When the movie, Mr Turner, opens you are left in no doubt that a very important artist is about to make an entrance. Turner's father goes around the market to buy fruit, vegetables and other things that makes you ask the question if they are to eat or to be used as colours – after all this is the one and only JMW Turner, Britain's greatest ever artist; Billy, to his father, Mr Billy to his housekeeper - a housekeeper, who is a strange looking woman, with a stoop and a skin condition which progresses with the movie; he uses her for fleeting sex in passing; she uses him the same with a bit more; he greets her when he comes in with a squeeze of her breasts and a touch of her pubic area through her dress in both cases. He does this when she stands by him sitting in his chair and he gives her the greeting without even looking at her – she doesn't look at him.
I loved this film; I loved everything about it. Some clever clogs might come along and criticise it for leaving some things out and putting some things in which didn't happen but . . .this is a movie and a great one.
I don't know much about Turner at all apart from the fact that his father was a barber and one of the things the father buys at a street market is a pig's head; a whole head. The father – the barber – shaves the pig's head, with a cut throat razer, and when they greet each other they hug and kiss and settle down to eat the pig's head. They cut slices off and munch it down and it is as if Turner has eaten so much pig that he sounds like one. He grunts all the way through the film in fact Timothy Spall plays Turner as a pig; a sympathetic lovable hog.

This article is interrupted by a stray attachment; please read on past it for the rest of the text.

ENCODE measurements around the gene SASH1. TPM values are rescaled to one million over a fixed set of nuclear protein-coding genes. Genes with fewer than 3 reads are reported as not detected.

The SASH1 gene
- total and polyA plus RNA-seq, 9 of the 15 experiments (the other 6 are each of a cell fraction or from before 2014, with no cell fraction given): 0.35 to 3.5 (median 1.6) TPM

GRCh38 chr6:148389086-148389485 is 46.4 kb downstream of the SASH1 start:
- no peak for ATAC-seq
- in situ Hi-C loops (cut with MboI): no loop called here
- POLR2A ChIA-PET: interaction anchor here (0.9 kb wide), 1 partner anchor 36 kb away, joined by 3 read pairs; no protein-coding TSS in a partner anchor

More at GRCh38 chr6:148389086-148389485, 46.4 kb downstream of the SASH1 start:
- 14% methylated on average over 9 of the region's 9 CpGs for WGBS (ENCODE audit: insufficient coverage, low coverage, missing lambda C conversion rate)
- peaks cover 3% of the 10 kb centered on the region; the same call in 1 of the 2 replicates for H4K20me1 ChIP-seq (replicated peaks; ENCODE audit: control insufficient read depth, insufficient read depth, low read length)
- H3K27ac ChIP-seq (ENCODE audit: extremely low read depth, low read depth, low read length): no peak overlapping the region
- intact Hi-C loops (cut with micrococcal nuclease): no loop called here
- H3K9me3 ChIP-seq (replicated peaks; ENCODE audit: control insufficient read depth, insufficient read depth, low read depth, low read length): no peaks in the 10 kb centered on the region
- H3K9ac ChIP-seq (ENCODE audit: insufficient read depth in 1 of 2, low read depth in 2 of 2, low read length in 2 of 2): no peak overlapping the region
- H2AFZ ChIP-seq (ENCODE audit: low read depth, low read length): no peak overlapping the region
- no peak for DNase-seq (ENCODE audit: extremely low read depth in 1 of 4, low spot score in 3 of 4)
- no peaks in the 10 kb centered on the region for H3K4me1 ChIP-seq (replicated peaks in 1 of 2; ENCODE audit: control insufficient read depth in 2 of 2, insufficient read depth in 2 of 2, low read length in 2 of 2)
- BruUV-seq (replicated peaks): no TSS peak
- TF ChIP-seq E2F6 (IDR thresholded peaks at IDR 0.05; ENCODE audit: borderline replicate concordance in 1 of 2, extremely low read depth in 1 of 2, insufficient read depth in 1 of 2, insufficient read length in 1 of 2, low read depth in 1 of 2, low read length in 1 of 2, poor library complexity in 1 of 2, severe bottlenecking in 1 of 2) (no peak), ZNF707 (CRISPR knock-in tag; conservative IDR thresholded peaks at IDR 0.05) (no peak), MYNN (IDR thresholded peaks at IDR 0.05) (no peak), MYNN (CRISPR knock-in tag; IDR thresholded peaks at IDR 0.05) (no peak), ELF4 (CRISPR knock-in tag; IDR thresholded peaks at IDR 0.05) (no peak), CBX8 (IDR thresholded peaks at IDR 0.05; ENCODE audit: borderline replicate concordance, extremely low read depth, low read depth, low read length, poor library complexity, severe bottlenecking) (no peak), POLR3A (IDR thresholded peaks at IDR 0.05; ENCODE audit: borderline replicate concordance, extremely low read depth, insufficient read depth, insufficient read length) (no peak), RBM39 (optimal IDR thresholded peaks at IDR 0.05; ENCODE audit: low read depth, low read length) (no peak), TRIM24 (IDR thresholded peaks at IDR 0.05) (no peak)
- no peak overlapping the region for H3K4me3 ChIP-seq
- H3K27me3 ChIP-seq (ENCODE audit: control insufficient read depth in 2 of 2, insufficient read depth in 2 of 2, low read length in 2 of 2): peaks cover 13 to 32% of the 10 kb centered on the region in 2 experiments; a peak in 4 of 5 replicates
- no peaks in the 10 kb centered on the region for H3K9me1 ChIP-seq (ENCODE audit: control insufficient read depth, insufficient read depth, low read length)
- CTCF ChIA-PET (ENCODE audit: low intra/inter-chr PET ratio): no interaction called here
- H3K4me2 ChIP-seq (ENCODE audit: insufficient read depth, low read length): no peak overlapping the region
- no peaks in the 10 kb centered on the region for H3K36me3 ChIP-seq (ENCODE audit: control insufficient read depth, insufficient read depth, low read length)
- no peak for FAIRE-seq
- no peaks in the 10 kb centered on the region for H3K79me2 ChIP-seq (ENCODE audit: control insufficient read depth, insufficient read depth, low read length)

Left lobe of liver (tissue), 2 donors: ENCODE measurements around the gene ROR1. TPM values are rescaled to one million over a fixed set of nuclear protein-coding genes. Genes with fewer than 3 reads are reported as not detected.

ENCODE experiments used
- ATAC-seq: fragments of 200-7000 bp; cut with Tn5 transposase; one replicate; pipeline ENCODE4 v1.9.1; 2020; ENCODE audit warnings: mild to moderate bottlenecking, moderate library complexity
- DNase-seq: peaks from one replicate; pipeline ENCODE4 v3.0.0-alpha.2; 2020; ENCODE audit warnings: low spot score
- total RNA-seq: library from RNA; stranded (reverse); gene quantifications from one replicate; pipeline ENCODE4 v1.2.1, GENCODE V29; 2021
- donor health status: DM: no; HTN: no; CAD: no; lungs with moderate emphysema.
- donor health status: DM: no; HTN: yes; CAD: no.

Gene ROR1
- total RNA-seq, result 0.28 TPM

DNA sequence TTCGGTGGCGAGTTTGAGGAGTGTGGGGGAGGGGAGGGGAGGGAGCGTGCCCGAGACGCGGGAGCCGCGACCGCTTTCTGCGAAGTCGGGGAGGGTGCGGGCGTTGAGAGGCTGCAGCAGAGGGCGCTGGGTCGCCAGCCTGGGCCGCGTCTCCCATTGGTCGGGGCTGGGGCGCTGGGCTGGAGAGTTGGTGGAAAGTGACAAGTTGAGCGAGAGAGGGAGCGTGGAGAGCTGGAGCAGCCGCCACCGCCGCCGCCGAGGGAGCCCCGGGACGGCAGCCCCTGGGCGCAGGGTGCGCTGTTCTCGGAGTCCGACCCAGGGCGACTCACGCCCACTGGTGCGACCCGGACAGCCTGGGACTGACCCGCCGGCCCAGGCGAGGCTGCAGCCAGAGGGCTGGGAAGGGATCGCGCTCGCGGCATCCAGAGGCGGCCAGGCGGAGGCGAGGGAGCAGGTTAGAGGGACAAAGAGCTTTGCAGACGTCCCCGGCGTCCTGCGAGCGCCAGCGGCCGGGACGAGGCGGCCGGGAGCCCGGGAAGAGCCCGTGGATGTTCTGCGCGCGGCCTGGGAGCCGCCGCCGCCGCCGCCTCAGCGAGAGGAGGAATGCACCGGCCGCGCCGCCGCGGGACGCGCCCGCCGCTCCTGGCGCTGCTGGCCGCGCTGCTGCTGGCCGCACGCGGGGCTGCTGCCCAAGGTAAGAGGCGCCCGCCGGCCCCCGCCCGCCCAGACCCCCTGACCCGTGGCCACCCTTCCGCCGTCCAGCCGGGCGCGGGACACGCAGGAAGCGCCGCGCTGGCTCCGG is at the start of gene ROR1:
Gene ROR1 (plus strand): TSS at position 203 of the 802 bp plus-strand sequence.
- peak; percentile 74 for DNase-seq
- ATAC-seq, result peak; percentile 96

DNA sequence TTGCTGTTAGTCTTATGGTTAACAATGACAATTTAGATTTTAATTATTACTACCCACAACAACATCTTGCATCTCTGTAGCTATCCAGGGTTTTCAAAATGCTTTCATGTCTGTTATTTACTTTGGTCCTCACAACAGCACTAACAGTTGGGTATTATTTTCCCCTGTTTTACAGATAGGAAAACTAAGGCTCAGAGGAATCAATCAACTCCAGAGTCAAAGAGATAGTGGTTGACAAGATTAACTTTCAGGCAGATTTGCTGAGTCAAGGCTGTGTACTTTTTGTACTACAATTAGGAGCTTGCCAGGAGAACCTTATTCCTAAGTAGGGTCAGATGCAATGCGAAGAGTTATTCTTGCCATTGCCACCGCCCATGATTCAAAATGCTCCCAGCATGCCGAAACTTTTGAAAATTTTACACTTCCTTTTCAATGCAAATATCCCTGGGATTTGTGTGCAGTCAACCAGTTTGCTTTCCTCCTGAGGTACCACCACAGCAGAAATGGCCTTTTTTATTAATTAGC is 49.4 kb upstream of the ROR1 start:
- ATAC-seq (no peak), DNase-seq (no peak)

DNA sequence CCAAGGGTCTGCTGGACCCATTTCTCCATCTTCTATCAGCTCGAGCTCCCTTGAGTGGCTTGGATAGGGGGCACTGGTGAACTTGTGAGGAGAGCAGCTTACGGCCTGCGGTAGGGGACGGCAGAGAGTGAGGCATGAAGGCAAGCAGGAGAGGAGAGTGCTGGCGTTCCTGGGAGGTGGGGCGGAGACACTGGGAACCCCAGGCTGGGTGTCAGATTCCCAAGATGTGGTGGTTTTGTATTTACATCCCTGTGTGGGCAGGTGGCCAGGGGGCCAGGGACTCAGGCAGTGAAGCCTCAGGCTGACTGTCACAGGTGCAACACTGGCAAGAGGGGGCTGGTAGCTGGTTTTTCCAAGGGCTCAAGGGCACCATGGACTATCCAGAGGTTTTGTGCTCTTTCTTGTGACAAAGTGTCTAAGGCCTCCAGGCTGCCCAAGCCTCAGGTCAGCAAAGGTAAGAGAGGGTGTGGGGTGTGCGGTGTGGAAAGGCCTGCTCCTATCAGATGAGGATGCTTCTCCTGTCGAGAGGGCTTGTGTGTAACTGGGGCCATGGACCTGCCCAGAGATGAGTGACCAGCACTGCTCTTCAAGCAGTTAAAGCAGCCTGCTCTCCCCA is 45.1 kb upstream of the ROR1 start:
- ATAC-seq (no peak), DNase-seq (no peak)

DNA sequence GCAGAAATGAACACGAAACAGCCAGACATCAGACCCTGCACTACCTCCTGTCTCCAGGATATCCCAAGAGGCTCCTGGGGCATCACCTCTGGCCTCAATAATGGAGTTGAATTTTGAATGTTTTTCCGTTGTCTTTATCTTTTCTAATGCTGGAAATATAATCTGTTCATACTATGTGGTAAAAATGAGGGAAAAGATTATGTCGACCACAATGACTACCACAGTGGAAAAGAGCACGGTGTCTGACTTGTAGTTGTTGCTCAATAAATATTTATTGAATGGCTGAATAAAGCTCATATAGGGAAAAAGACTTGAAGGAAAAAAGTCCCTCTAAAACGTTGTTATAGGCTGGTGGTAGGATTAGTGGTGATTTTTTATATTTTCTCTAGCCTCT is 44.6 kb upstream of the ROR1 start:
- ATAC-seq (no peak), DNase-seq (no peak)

Laurence Olivier said he based his famous portrayal of Richard III on the Big Bad Wolf; well I think Spall has chosen a pig. His perpetual grunt proves that.
Timothy Spall in Hog Mode.
The film doesn't go into Turner's private life too much; well his really private life; we know there was a wife, two daughters and a very strange looking granddaughter – is it a doll or a reject from Call the Midwife? - but they make two entrances whilst we are treated to his artistic raison d'etre.
It is not a typical Hollywood bio-pic even though Constable is in it and other famous figures like Ruskin but there are no lines like “Mr Rolls meet Mr Royce” or “Engels? Meet Marx.”
It should win some Oscars, and deserves, to – acting, directing, photography – well, I hope so, but I don't think so; certainly some BAFTAs but I would like to see Mike Leigh get it for directing and Timothy Spall for acting from BAFTA and OSCAR.